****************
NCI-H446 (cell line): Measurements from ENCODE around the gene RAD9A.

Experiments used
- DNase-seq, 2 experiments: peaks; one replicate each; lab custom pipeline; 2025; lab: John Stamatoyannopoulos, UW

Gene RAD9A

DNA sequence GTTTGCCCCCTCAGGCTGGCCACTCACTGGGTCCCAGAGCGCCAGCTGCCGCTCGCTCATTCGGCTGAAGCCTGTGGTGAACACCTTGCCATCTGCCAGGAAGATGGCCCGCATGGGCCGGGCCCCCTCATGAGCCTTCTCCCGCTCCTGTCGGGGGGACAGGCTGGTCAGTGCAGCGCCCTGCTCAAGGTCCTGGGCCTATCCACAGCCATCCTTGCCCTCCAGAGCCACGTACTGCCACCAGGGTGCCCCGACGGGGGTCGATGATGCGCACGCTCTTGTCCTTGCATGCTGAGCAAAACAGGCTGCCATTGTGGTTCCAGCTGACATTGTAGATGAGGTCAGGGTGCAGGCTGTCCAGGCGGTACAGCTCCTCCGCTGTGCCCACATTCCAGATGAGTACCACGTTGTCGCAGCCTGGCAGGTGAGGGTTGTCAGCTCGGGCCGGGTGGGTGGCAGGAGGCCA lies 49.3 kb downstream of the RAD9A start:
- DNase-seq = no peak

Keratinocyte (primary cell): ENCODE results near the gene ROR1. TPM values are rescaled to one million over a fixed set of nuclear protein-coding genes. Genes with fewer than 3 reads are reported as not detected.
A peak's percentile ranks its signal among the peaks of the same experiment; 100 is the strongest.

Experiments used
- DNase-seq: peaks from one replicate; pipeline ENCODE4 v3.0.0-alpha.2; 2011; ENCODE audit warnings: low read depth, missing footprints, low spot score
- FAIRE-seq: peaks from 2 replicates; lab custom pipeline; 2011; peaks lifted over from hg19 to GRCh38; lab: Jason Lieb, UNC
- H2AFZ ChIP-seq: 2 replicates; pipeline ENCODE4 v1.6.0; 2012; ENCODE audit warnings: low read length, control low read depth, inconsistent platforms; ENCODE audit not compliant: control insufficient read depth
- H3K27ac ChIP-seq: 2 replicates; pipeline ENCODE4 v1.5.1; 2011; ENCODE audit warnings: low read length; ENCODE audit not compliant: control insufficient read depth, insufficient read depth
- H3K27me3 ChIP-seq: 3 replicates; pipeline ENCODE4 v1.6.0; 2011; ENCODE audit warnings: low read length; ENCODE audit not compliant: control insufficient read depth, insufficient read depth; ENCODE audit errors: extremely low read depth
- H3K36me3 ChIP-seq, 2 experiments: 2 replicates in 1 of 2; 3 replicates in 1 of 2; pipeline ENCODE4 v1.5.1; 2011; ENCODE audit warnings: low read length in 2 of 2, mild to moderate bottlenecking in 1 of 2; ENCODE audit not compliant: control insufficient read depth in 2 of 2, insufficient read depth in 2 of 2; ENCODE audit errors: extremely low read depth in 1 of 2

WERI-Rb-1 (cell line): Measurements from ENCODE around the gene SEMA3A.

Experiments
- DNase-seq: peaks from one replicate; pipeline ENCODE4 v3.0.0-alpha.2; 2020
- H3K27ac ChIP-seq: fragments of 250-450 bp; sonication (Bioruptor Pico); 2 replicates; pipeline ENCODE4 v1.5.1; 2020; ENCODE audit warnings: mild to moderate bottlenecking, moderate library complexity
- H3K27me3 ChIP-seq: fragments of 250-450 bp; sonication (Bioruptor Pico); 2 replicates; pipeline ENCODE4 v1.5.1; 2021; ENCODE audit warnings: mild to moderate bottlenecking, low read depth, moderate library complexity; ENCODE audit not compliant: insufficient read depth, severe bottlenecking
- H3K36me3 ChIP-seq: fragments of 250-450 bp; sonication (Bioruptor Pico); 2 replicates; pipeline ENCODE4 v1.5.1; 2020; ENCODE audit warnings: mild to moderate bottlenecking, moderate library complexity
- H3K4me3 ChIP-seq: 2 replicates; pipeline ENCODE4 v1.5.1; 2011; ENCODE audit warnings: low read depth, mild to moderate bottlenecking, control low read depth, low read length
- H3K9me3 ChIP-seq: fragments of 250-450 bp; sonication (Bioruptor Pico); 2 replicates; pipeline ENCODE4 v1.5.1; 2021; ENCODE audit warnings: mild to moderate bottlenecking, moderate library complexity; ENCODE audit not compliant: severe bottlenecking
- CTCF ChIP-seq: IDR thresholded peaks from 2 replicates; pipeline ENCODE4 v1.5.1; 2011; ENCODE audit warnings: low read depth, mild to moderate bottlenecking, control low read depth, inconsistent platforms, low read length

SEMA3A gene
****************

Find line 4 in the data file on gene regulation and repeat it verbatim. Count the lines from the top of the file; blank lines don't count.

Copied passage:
Gene RAD9A